Early disease detection performing NMR (For Research Use Only)
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Standardized NMR can identify metabolites in a wide concentration range in body fluids. Highly efficient analysis software provided by Bruker can quantify a multitude of small molecules in urine and plasma/serum while delivering also lipoprotein subclass information in the latter in a fully automated approach
Prof. Luchinat will discuss the importance of targeted and nontargeted metabolomics NMR analysis in his research and highlight the impact of quantification information generated under standardized conditions on the Bruker IVDr platform. He will show the effect of being able to detect small molecules as well as lipoprotein information for the development of diagnostic tools e.g. in cardiovascular or cancer research.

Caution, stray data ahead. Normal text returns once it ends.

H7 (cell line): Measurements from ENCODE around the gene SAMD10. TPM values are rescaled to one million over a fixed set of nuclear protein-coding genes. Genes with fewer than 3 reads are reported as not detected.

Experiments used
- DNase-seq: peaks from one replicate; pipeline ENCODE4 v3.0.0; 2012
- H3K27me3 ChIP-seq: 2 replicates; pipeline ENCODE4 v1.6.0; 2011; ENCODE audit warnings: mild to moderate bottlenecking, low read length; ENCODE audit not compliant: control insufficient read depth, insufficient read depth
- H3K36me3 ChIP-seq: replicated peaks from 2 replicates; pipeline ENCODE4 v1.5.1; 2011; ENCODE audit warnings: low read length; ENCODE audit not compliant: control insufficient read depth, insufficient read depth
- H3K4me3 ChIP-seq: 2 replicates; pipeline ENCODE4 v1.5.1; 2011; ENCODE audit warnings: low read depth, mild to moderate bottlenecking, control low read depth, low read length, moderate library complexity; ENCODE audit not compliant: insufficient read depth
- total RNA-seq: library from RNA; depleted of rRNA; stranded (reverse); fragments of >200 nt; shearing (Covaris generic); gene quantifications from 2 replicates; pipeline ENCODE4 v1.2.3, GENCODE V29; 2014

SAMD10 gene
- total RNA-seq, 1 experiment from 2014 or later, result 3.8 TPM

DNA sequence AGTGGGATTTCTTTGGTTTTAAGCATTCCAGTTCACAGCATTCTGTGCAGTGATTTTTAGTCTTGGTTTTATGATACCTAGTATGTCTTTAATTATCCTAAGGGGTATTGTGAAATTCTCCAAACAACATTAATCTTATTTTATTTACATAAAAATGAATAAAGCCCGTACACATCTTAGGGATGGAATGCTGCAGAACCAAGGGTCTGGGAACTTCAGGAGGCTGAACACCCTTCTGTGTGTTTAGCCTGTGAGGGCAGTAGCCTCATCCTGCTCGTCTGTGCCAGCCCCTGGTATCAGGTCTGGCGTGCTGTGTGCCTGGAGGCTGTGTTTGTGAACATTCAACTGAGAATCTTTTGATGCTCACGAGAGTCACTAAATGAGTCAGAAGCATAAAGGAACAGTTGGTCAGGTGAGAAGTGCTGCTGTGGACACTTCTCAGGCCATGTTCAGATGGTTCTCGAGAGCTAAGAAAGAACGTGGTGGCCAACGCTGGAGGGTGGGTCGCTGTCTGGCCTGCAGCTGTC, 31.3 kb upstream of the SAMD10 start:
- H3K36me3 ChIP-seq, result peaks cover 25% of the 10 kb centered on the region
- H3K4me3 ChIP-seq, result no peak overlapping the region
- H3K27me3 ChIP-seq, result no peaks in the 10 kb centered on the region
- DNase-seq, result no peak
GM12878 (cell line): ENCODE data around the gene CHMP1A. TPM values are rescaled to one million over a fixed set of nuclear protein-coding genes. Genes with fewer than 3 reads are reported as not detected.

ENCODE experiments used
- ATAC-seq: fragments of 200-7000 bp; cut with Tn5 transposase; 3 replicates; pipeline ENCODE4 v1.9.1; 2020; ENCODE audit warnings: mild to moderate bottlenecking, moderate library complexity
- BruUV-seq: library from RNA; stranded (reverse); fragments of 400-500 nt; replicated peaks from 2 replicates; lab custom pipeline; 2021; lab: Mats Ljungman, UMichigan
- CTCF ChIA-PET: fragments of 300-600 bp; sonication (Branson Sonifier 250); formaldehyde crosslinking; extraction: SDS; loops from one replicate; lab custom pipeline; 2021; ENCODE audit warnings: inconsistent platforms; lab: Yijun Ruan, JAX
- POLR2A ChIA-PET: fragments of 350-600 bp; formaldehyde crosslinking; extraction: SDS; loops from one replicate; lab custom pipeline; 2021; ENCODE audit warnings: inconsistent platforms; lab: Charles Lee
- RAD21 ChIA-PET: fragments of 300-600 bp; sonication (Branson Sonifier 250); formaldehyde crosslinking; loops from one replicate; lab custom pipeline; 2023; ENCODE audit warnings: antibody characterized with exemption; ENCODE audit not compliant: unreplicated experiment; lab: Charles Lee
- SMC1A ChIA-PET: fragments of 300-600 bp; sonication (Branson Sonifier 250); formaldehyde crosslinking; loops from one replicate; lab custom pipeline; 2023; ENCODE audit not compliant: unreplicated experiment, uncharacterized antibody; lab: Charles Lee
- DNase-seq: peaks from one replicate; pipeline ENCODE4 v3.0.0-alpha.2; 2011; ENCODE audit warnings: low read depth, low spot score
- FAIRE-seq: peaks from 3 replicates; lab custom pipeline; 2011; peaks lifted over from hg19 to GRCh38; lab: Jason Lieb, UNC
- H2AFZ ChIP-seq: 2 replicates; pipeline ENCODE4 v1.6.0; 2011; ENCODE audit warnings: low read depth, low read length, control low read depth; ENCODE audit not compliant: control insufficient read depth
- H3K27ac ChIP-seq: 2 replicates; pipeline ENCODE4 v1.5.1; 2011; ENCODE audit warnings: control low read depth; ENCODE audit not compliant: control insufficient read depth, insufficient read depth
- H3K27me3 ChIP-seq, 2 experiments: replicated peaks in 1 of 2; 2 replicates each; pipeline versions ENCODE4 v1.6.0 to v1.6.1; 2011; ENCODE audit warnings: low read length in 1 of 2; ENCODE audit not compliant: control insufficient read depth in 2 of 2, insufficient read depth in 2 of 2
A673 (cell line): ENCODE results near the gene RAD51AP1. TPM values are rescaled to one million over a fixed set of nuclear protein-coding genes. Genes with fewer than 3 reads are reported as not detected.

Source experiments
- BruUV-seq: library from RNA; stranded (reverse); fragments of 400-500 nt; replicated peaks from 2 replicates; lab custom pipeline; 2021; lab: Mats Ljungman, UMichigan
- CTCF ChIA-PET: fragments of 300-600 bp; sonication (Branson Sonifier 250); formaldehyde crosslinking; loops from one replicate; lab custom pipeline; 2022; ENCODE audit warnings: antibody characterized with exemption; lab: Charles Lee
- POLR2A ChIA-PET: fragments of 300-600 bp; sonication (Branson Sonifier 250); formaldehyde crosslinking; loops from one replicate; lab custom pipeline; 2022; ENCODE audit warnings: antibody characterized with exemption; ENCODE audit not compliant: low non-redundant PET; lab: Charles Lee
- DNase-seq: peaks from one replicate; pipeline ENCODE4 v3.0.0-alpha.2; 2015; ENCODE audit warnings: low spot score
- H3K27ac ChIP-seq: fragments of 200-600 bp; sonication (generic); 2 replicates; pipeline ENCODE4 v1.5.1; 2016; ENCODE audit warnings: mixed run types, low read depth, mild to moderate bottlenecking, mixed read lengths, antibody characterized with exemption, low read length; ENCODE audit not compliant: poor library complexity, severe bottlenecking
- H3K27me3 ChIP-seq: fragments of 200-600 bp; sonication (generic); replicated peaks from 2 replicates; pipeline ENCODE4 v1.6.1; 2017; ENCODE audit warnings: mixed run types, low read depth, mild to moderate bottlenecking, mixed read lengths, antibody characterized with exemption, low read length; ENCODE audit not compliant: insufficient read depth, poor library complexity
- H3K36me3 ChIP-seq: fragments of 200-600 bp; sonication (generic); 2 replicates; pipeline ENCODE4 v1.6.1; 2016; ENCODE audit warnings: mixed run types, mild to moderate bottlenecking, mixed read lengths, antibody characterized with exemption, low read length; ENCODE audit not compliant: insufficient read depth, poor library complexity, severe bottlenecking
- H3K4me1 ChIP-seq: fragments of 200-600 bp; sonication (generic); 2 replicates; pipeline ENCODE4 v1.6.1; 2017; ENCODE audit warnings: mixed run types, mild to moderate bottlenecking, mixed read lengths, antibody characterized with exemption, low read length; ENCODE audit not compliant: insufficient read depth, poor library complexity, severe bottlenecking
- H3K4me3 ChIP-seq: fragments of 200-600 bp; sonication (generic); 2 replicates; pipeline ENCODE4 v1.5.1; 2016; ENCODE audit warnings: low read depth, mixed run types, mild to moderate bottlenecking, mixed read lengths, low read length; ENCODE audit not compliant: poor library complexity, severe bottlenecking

Additionally, in this webinar Prof. Holmes, will highlight the reproducibility and transferability of NMR in a large ring test, compare quantification routines and their reliability and relevance to her research. She will also show examples using targeted and non-targeted analysis out of her research. The suitability of NMR for high throughput screening is discussed.
What to expect
In this webinar, viewers can expect a discussion into how new methods of determining the concentration and type of metabolites in plasma/serum and urine have distinct advantages over current conventional methods, and how this new method can be used as a large-scale screening technique. Viewers can also expect to see how metabolic research can use NMR as a leading analysis tool for body fluids.
The main points that viewers can take away from the webinar will
- The clinical translation of metabolomics research: metabolomics as a potential diagnostic tool for disease recognition and staging.
- How NMR can be used in high throughput metabolomics screening.
- The robustness of standardized NMR technology , especially with regard to reproducibility and transferability
Who should attend
The webinar will be of interest to people performing human metabolomics studies and clinical trials, clinicians, metabolomics researchers who work in industry, private organizations and academia, R&D professionals, healthcare professionals, food researchers, nutritionists, analytical service providers and NMR experts.